Elevation Gain: 469ft
100 Peaks Challenge #27
Afoot & Afield 5th ed. Trip #60 (Rattlesnake Canyon)
It’s been a strenuous weekend but Tara & I just could not pass up a Monday holiday (Happy President’s Day!) to check off a couple more peaks. Both of these Poway peaks we had pencilled in for a weekday morning, but they are so close to each other, that knocking them off together made sense.
We hit Goat Peak first, because it was harder – only three miles, but it took us two hours. It was both more enjoyable and more difficult than expected, with some incredibly steep, rutted sections, a few dry waterfall scrambles, and a bit of bouldering at the summit. The trail starts out well-maintained in a lovely neighborhood, wending its way along Poway Creek. Soon it starts to climb up a steep dirt slope. The footing was tricky but the soil was damp, making it stickier and more stable underfoot. Eventually the trail dropped down to a saddle and we started seeing mountain bike jumps and obstacles – amazing that folks can ride their bikes back here! Some more scrambling and steep bits up a dry stream, then we finally arrived at the summit. We picked our way to the top, signed the register, and took our photos.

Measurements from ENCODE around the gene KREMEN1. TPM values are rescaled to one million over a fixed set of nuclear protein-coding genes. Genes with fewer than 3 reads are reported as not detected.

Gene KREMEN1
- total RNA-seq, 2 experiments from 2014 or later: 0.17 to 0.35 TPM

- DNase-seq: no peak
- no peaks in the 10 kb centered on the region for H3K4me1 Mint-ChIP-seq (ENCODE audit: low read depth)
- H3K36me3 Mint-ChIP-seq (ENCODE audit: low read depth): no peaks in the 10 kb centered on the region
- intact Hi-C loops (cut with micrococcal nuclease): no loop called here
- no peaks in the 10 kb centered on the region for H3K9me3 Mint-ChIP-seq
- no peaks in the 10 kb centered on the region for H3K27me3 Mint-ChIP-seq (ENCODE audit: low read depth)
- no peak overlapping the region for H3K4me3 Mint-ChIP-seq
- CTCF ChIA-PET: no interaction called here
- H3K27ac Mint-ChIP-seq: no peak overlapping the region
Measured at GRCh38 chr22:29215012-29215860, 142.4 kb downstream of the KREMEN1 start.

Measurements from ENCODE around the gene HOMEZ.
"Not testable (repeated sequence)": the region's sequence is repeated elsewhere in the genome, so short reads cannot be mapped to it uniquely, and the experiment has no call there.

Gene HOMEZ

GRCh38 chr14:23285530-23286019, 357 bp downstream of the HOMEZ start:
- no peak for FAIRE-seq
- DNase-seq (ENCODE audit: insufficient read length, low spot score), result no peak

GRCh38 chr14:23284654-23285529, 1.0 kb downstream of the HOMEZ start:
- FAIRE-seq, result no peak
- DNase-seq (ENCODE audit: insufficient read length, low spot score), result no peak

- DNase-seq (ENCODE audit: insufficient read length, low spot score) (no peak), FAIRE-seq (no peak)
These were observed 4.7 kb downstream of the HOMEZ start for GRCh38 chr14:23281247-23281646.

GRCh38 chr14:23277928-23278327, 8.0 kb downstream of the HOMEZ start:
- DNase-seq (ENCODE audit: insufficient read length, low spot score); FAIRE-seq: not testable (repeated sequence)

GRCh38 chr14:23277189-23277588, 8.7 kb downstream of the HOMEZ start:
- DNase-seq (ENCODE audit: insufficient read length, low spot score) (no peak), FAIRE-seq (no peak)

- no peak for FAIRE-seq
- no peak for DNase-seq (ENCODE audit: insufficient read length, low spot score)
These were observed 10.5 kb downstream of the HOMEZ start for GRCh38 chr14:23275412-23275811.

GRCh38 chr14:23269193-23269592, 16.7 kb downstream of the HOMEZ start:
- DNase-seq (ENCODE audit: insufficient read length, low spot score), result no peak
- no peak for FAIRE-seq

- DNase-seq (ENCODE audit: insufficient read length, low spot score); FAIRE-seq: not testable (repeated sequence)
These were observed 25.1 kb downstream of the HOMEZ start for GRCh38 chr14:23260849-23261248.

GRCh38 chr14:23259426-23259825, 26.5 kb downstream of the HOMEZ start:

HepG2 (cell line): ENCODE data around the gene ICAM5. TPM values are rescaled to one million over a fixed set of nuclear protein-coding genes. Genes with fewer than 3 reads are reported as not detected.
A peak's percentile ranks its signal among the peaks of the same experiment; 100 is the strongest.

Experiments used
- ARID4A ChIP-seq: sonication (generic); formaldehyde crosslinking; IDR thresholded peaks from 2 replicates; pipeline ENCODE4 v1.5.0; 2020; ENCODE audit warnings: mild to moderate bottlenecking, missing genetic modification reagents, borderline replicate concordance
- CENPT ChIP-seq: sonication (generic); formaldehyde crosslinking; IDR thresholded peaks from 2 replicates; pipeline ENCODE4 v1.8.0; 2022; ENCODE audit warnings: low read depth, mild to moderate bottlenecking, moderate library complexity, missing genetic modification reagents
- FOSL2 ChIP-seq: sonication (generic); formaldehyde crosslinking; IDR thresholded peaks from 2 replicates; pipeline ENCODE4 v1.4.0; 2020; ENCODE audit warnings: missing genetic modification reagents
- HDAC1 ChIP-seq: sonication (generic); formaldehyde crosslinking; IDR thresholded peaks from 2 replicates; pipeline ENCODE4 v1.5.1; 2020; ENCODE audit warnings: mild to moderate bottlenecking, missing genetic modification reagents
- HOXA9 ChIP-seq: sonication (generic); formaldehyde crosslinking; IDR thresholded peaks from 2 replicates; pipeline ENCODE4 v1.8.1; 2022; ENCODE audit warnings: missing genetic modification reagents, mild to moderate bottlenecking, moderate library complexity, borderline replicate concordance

We hurried back down – we were supposed to meet Scott for our next hike, and we were behind schedule. Scott did not mind, though – it was our first time hiking with him in three weeks! (You might notice on our track that we missed the turnoff to the trail head. Duh.) Finally back at the cars we had a quick drive to the trail head for Tooth Rock at Rattlesnake Canyon. Our friend Casey hiked this last week and encountered a friendly landowner erecting fencing to block access to a portion of this trail that allows hikers to make this a loop hike – the very steep section that is described in Afoot & Afield as the descending portion of the loop. We were ok with that and took the longer way around for both directions – in fact, avoiding a steep slope was probably better for all three of us.
This trail was gradual all the way, following dry Rattlesnake Creek for much of the hike, with only one eroded portion where we had to cross the creek (in A&A, and in Scott’s recollection, there used to be a log bridge here which is no more). On the summit is the eponymous Tooth Rock, adorned with graffiti. Then back to our cars. It was a pleasant ending to our five-peak weekend.